SOME English words, or rather abbreviations, have set up home in rural India. They have done more. They propel life there. The most important and pride-instilling among these, without question, is “vote”. Another very prominent among these, and chilling, is FIR.
The piece of paper that is born in police stations, under the shadow of crime and violence, called First Information Report, is a household word in our villages. It is, of course, men who know and use the term more than women. They would, for domestic violence, that hardly perennial among male-engendered crimes, hardly gets no FIR-level notice in our villages. Not the intimidation and worse suffered by the members of the Scheduled Castes, especially women, either.
Be that as it may, FIR is as well known in rural India as it is in towns and cities, not in its expanded form, but in its terse abbreviation. Ranging from the theft of personal effects and of livestock, encroachments, trespass, battery and assault are the common subjects of FIRs. And, when it occurs, murder. That cannot be hid and gets its FIR swiftly.
What does not, and is unlikely in the foreseeable future, to lead to FIRs being filed in our villages is a form of dishonesty. We may call it cheating. This is the rampant manipulation of our social security nets by the village’s big guns. And this manipulation, this exploitation in broad daylight, is invariably done in collusion with ground-level officialdom.
The enrolment of our villages’ entitled poor in the schemes that have been devised for them is a gilded moment. It is the moment when entitlement turns into preferment, a right into a favour. And this favour is exercised by the very persons we have regarded as the very symbols of decentralisation. The terms APL and BPL, by which those above and below the poverty line are defined, are as well known now in our villages as FIR. As is NREGA. There are villages where the APL and BPL lists and the NREGA muster rolls are a true reflection of the economic status of the man or woman. But it is also true that in countless villages the most nuanced exercises that have gone into the definition of the APL and BPL populations of India are overtaken by another exercise. And this goes not by income or nutrition but whimsy and caprice.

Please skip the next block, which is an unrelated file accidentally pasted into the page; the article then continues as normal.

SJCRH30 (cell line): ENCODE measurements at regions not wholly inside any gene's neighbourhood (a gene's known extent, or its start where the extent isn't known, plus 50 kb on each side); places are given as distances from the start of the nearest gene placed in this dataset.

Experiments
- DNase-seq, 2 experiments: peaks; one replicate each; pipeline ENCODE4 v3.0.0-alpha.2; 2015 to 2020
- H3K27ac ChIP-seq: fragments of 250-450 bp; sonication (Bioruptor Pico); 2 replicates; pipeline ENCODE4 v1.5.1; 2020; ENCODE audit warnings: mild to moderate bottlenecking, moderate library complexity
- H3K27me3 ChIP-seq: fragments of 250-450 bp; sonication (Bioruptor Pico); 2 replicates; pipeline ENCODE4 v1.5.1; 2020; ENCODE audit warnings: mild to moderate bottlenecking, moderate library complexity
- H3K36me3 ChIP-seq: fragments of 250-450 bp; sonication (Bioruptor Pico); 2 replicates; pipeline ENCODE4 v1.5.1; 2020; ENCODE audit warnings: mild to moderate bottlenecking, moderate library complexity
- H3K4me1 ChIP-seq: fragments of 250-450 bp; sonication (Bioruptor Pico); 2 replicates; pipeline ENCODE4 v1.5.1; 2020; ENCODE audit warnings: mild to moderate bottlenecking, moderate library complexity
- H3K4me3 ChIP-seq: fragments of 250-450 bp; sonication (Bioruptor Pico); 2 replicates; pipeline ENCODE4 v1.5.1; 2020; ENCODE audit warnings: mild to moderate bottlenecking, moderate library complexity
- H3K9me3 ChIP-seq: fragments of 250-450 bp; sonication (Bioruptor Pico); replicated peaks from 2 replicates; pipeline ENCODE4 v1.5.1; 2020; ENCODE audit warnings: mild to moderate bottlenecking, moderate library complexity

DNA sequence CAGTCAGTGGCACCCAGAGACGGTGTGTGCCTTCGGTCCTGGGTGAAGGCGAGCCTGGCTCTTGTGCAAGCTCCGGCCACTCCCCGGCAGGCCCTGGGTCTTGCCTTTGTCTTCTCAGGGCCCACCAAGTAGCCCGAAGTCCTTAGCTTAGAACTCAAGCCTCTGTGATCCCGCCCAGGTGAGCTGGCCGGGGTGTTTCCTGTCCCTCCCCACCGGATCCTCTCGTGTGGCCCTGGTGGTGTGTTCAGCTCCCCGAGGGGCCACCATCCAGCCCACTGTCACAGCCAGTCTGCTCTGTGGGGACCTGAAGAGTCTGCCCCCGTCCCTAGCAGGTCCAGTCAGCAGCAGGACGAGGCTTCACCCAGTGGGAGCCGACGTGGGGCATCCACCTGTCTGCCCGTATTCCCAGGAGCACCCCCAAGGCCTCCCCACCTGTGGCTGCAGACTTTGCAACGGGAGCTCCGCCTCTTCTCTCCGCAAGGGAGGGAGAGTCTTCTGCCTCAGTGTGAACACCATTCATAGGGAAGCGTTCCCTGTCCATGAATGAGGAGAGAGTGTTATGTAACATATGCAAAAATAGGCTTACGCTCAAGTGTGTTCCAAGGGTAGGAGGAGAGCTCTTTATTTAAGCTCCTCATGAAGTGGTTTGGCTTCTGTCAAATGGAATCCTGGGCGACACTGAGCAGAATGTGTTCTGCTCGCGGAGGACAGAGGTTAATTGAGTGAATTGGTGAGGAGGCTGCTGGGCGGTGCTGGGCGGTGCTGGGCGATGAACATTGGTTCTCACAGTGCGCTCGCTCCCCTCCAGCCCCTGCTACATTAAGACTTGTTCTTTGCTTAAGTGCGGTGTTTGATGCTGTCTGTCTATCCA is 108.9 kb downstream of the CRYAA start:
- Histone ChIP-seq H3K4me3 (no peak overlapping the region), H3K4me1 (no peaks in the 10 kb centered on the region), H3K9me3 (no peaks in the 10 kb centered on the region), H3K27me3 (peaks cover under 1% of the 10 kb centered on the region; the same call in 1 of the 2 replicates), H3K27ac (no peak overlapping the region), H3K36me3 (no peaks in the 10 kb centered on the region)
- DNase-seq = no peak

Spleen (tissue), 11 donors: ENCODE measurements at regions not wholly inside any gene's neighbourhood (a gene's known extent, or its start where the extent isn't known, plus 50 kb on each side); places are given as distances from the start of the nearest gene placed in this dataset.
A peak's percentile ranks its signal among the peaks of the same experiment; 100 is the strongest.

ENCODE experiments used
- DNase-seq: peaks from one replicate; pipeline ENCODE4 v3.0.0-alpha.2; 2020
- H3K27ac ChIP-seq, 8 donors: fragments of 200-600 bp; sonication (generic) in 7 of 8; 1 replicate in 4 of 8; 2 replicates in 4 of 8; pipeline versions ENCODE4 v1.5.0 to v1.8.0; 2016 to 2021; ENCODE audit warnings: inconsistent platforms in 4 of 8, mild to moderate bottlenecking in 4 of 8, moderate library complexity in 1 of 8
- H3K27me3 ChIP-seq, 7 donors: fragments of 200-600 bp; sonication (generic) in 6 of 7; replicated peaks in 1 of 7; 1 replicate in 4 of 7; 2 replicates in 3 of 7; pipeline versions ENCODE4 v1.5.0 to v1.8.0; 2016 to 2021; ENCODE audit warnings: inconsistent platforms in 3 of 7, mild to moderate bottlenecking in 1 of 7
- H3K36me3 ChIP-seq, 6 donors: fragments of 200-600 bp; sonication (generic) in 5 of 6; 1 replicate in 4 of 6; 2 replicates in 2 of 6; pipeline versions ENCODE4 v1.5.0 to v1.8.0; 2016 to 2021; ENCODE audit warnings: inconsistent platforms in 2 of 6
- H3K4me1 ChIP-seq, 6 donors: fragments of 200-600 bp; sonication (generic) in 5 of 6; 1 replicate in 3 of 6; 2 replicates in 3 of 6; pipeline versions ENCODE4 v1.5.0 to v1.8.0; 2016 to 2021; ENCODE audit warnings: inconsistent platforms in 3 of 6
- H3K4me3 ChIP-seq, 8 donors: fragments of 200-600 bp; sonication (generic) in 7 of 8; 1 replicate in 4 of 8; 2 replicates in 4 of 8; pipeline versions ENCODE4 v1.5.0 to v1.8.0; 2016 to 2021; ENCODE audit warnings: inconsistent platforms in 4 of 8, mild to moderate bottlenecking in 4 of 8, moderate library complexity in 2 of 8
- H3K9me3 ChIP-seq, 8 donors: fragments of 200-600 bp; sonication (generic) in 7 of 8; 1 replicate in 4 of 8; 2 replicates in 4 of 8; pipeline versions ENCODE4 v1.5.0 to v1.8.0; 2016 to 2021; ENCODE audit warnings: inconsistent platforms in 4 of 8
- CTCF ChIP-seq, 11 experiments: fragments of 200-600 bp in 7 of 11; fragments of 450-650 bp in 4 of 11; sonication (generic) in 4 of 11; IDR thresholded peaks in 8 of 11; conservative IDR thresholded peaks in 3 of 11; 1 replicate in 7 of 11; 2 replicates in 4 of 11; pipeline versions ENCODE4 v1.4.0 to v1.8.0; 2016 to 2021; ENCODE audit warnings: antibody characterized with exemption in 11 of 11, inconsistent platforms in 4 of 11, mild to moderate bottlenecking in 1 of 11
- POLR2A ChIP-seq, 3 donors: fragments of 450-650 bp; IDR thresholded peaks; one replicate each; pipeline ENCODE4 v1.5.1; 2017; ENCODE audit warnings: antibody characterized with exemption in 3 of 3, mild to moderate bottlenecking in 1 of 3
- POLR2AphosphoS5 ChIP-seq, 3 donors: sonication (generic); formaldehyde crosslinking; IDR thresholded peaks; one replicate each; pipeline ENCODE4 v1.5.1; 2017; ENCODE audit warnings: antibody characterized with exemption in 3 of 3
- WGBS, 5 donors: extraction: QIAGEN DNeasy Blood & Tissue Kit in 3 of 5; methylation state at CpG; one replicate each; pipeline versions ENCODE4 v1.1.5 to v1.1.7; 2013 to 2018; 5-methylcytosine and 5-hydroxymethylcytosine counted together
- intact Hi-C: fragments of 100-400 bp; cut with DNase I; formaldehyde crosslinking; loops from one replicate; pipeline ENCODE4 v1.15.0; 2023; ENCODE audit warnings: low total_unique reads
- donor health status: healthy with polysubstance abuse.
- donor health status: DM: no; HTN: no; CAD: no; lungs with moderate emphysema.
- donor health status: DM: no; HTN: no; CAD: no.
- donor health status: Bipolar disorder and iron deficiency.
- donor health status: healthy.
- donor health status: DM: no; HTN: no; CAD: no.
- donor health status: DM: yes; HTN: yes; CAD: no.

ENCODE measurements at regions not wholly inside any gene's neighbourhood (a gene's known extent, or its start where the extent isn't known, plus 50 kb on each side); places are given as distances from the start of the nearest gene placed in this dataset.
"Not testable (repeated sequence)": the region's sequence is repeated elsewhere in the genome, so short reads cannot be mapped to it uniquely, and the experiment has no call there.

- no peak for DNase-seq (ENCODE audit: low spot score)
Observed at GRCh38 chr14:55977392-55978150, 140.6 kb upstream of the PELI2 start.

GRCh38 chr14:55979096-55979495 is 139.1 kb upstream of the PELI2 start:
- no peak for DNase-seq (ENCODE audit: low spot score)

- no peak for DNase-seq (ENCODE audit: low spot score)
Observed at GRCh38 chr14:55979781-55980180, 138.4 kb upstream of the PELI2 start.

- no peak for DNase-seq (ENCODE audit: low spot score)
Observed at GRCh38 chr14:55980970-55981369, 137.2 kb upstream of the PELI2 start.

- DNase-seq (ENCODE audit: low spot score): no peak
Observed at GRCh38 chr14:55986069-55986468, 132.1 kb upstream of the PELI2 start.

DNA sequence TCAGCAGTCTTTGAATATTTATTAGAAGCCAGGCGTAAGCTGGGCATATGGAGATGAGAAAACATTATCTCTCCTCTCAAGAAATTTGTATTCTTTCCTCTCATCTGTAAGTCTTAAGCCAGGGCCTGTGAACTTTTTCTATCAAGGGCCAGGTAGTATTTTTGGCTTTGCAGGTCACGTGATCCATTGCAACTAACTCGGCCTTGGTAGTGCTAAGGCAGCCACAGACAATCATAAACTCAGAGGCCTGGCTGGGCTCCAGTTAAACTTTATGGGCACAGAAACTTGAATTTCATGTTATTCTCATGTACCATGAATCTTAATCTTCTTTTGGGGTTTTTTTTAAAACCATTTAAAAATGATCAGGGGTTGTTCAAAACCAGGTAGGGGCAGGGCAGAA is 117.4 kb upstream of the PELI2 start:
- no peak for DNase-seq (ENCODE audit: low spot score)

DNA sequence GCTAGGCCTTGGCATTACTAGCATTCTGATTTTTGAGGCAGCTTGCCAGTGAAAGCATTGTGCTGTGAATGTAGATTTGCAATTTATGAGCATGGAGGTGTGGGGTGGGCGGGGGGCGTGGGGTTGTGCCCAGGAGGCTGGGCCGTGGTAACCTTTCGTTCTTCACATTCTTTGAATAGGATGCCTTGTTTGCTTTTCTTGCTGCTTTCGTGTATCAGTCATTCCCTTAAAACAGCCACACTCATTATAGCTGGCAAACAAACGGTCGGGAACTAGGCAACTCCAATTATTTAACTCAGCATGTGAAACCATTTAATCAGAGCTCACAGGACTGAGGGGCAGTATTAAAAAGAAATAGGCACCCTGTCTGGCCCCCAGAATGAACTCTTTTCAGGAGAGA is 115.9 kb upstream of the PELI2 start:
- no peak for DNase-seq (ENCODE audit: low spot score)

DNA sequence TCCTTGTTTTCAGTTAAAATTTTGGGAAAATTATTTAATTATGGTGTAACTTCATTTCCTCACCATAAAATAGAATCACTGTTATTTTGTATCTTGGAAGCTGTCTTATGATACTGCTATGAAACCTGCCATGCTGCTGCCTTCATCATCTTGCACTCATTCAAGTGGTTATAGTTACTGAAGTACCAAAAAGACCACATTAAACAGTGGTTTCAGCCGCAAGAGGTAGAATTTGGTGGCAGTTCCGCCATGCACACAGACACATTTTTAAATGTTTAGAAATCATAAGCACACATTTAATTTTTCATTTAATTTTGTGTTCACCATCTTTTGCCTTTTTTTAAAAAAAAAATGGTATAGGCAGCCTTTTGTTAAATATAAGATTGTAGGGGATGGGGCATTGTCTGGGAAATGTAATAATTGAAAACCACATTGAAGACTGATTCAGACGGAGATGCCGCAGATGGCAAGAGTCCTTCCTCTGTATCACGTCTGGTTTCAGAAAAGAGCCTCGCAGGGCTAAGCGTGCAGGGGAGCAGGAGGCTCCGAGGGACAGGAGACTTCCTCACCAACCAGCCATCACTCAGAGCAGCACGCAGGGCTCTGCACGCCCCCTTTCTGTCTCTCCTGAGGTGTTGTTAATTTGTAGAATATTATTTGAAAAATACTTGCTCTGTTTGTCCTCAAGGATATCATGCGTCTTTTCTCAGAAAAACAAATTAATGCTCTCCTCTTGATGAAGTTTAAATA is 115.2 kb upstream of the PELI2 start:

I was privileged to be present at a drought-hit village in Haryana on October 15, when Yogendra Yadav, who was on a nationwide tour of the country’s drought-hit districts, on behalf of the Jana Kisan Andolan and Swaraj Abhiyan, posed a question to a group comprising small land-owning kisans and some khet mazdurs. “How many of you hold APL cards, how many BPL cards and how many the cards for the utterly destitute?” Not one responded to his question. This was surprising in a group that had, until that moment, participated enthusiastically in the discussions. Why was it suddenly so silent? Yogendra then asked, “Are you silent because many of you who should be APL card holders have got BPL and even the cards meant for the wretchedly poor and destitute?” The group burst into laughter. “Ji, ii…baat vahi hai.” The honesty was touching. And then a young man, taking the mike from Yogendra’s hand, said in chaste Hindi, “Sir, the fact is that we have to plead to join NREGA and have to work as domestic servants for the rich and influential…”
The IPC has sections for cheating. But will any FIR be filed about this form of deceit? Extremely unlikely. And so NREGA — another phrase now very well known in rural India —and the availing of the public distribution system remain vulnerable, remain manipulated.